If you aren’t using it and it’s in good condition, add it to your list of things to sell. Make sure to sell seasonal sporting equipment at the beginning of the season for the best profits. Exercise equipment will probably sell best at the beginning of the year.
16. Craft Supplies
If you are into crafting, this is an area that can really get out of control (I know from personal experience). What projects did you start but are never going to finish? You don’t need to get rid of it all, but do an inventory and see what you don’t use anymore. Instead of tossing your craft supplies, try selling them as a bundle on a Facebook group. You’ll make a fellow crafter very happy!
17. Home Improvement Supplies
This category is for decluttering anything you bought explicitly for home projects that you aren’t going to start or finish. Be honest with yourself and either set a date to complete the project or get rid of the supplies.
18. Duplicate Tools
These have a tendency to pile up in the garage or toolbox. Sort through your tools and see if you can get rid of any that have similar purposes. Is there anybody out there with a few too many screwdrivers? Also, look at any specialty tools that you may no longer need and can add to your sell pile.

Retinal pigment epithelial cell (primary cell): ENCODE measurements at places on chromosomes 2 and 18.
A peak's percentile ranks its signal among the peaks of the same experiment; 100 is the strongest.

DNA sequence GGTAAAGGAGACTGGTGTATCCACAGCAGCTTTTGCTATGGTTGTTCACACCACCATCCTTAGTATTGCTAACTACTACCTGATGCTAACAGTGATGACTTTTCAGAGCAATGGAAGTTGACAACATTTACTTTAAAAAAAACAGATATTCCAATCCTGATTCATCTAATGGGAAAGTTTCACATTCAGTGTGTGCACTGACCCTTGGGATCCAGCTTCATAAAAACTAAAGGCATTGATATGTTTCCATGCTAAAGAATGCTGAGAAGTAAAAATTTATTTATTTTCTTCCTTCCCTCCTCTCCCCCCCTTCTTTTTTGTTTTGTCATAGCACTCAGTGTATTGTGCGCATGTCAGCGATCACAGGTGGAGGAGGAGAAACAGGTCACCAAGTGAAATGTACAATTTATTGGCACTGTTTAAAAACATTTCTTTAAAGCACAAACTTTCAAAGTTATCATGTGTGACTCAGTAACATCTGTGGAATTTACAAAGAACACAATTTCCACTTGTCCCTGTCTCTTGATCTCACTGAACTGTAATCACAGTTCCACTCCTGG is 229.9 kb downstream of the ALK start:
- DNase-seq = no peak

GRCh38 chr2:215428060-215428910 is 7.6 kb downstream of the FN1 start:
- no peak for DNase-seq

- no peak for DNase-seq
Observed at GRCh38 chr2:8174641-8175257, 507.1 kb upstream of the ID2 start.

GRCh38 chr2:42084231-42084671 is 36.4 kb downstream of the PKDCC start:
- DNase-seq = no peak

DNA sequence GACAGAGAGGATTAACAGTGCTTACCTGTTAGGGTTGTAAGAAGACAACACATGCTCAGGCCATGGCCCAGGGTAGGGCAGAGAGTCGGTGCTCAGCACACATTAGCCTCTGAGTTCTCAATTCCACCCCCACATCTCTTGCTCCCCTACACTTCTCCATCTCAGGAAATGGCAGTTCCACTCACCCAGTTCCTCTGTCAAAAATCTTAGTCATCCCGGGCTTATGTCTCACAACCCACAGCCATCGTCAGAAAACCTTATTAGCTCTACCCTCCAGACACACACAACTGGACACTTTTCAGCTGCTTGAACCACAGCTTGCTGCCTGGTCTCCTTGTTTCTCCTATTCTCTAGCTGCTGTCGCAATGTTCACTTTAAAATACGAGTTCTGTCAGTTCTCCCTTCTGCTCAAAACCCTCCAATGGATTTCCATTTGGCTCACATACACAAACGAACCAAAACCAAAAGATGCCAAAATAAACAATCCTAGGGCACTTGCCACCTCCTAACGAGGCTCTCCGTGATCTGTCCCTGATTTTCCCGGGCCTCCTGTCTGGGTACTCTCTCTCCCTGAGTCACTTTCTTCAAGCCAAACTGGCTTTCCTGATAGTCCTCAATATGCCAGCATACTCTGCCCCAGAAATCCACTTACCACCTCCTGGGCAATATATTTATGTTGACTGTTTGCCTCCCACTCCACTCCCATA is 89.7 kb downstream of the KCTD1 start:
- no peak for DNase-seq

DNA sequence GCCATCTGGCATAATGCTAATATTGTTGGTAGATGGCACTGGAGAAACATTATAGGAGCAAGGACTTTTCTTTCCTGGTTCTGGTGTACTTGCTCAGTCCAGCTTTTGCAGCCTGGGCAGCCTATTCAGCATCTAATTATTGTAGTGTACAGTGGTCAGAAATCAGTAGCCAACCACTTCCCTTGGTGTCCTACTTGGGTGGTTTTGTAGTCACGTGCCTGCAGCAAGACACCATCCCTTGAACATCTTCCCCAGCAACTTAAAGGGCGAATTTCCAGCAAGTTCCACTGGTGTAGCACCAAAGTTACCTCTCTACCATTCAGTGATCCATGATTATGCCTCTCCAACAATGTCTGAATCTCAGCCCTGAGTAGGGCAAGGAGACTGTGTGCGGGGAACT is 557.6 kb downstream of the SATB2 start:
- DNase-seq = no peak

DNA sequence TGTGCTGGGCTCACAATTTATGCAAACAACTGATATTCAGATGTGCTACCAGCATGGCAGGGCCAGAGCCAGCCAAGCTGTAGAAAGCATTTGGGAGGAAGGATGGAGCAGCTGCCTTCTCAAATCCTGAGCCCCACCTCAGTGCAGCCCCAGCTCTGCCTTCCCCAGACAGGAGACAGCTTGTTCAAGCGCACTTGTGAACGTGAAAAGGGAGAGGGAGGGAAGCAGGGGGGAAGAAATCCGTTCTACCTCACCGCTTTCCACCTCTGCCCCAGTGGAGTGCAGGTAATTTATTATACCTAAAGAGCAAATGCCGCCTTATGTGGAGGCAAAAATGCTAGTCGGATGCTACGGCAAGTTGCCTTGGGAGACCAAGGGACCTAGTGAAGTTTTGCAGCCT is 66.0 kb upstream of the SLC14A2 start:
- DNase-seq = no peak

For many of us, this is one of the most complicated categories to declutter, but it can also be the most rewarding. Decluttering clothes that represent guilt, disappointment, and other negative feelings will drastically change your self-image and your start to each day.
19. Clothes You Never Wear
The clothes you never wear are the most obvious and the most challenging to get rid of. Start by recognizing what you don’t wear and why. Is it style, fit, or do you not have anywhere to wear it? Defining the ‘why’ will allow you to make confident decisions and avoid keeping clothes ‘just in case.’
Whether they’re from sporting events, charity drives, or last year’s vacation, the t-shirt drawer seems to always be on the edge of exploding. Comb through these and only keep the shirts that are comfortable and make sense in your wardrobe. If you don’t wear a lot of casual attire, you’ll find you don’t need many t-shirts.
Most of us maintain a closet full of shoes but only consistently wear a few pairs. Get rid of any shoes that are worn, don’t fit your current wardrobe, or are uncomfortable.
No one can tell you how many hats you should have. But take this time to evaluate how much of a hat person you are. If you wear a hat once a week, how many do you need? Wide-brim hats especially take up a lot of space. With sun hats and western-style hats, be sure you are enjoying them, and they’re earning that space in your closet.
Are you as guilty as me for having an absurd number of purses in your closet? Purses don’t usually wear out. More often, we buy a new one because we just want something different. I have been using the same couple of bags since we downsized, and they are still in great shape. Try cutting down to a small crossbody, a large tote, and a dressy clutch if needed.